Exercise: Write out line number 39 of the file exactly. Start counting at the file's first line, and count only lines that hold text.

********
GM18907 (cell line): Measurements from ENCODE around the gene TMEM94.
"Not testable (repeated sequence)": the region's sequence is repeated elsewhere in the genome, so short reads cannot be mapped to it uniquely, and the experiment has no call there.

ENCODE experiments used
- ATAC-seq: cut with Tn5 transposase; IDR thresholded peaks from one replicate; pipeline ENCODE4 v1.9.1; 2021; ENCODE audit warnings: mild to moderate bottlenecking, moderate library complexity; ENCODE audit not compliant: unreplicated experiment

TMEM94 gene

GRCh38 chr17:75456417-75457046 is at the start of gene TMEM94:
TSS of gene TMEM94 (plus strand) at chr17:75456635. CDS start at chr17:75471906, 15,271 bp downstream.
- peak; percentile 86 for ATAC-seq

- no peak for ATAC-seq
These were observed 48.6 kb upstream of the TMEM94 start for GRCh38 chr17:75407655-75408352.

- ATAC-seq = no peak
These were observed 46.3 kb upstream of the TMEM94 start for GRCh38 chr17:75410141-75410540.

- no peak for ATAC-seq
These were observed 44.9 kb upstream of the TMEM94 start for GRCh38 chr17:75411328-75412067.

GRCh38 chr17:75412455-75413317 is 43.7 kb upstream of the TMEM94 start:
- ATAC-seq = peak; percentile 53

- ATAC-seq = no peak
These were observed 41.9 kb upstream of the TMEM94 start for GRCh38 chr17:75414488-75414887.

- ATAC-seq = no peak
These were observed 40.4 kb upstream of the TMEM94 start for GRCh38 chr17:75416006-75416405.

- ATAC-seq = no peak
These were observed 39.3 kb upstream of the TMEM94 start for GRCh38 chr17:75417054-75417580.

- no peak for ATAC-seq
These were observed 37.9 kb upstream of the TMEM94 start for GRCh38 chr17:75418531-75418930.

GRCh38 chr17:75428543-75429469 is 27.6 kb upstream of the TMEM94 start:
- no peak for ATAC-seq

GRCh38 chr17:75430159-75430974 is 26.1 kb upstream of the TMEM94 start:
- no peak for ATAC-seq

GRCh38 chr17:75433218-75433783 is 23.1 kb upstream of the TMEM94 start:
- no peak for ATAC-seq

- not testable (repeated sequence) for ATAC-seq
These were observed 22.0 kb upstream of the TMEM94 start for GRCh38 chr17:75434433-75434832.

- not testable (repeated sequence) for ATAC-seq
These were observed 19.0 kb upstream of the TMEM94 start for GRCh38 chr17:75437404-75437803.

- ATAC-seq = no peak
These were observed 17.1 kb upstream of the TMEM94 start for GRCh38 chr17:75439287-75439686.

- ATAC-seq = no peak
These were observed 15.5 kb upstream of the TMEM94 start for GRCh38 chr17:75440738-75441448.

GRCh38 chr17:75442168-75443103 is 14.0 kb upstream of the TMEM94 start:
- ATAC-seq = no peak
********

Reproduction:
GRCh38 chr17:75442168-75443103 is 14.0 kb upstream of the TMEM94 start: